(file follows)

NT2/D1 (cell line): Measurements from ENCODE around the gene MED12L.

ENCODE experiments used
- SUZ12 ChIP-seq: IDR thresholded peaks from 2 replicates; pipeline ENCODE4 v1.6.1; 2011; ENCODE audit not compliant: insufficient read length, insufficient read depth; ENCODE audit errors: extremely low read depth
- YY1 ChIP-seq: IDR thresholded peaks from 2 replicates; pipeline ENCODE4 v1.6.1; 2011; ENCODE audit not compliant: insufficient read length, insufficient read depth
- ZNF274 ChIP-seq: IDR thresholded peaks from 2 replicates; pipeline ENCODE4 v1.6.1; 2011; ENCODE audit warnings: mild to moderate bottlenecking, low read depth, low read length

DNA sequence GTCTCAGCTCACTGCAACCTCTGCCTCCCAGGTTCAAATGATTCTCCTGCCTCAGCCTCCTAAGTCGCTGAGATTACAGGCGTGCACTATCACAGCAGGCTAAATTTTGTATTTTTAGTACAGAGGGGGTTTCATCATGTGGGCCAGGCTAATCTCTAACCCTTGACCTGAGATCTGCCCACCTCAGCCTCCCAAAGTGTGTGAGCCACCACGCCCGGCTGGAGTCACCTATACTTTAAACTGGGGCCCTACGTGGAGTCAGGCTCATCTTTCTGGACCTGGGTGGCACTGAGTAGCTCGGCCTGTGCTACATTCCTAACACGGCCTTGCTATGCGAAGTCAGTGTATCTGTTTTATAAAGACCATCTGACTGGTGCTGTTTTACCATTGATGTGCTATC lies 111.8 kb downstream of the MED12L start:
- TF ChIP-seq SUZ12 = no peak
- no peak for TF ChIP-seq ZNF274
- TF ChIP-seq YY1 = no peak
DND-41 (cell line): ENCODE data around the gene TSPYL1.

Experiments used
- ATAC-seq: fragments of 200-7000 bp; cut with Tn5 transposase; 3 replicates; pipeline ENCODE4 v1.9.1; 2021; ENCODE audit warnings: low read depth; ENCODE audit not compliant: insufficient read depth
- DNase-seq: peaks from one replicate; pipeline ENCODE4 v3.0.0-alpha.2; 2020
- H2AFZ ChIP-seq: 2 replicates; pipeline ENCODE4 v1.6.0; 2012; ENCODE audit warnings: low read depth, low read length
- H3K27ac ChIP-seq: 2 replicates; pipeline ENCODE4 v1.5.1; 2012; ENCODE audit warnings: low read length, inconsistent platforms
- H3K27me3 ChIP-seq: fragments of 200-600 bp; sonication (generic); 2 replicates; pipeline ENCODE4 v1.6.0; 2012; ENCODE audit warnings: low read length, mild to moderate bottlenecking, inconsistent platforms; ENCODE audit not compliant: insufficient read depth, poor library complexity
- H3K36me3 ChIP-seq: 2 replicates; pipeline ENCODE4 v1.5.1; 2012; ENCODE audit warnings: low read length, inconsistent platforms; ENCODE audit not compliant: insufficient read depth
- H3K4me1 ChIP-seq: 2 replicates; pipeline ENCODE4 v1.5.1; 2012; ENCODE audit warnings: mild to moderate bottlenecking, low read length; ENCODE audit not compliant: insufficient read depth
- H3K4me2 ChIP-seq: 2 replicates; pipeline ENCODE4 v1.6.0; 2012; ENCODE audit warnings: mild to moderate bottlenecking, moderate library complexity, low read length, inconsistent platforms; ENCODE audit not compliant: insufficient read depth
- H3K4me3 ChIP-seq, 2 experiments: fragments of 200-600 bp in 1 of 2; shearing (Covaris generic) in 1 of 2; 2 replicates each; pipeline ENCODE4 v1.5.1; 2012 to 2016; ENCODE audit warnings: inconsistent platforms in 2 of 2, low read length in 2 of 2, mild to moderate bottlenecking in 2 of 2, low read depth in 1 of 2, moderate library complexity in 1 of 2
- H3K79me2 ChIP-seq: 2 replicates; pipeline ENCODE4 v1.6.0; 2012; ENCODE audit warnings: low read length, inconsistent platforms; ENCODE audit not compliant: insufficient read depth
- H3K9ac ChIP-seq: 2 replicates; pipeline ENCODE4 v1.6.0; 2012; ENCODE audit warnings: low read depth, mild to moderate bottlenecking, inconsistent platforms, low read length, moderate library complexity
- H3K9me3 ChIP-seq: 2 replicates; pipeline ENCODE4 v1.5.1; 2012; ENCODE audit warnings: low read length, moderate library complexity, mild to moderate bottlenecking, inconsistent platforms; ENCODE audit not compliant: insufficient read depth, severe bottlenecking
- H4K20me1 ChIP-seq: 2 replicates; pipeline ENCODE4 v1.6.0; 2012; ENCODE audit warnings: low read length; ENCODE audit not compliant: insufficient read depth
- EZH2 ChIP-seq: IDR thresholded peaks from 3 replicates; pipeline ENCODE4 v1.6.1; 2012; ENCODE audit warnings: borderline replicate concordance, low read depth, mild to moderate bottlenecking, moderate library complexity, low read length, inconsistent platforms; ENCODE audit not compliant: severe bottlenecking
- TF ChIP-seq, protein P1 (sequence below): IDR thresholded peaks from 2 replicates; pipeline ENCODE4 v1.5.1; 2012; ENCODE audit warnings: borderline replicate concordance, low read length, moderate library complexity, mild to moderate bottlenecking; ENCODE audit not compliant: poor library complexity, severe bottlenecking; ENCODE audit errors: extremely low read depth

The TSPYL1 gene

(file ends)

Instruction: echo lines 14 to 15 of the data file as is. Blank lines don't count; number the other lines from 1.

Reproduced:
- H2AFZ ChIP-seq: 2 replicates; pipeline ENCODE4 v1.6.0; 2012; ENCODE audit warnings: low read depth, low read length
- H3K27ac ChIP-seq: 2 replicates; pipeline ENCODE4 v1.5.1; 2012; ENCODE audit warnings: low read length, inconsistent platforms